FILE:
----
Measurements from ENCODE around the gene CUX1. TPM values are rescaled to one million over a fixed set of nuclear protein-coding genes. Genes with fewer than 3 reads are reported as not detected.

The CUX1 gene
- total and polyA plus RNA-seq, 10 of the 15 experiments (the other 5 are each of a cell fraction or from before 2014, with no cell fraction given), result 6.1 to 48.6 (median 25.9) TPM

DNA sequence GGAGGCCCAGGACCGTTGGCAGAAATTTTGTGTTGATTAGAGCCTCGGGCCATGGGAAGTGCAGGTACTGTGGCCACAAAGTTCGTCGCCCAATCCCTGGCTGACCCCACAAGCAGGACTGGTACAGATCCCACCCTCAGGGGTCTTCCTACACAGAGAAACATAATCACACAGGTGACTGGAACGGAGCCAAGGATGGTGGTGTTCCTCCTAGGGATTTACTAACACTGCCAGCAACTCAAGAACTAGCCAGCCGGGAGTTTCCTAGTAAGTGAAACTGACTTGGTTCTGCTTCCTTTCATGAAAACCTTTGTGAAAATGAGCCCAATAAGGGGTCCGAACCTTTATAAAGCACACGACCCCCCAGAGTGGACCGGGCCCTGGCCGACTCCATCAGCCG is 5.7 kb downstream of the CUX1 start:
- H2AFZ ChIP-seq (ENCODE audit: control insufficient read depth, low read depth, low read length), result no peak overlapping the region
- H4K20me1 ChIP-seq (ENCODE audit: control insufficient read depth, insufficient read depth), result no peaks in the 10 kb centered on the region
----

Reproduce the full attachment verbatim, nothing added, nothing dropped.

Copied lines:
Measurements from ENCODE around the gene CUX1. TPM values are rescaled to one million over a fixed set of nuclear protein-coding genes. Genes with fewer than 3 reads are reported as not detected.

The CUX1 gene
- total and polyA plus RNA-seq, 10 of the 15 experiments (the other 5 are each of a cell fraction or from before 2014, with no cell fraction given), result 6.1 to 48.6 (median 25.9) TPM

DNA sequence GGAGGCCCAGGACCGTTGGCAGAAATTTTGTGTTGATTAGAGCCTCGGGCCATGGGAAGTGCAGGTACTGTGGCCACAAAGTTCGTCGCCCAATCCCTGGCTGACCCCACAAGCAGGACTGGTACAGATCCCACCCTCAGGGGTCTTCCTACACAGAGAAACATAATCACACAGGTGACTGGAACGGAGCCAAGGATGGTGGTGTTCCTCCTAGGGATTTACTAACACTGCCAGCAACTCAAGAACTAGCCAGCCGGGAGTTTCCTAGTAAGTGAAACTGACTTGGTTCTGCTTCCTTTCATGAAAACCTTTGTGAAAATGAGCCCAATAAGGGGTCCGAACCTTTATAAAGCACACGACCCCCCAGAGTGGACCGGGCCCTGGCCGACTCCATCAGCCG is 5.7 kb downstream of the CUX1 start:
- H2AFZ ChIP-seq (ENCODE audit: control insufficient read depth, low read depth, low read length), result no peak overlapping the region
- H4K20me1 ChIP-seq (ENCODE audit: control insufficient read depth, insufficient read depth), result no peaks in the 10 kb centered on the region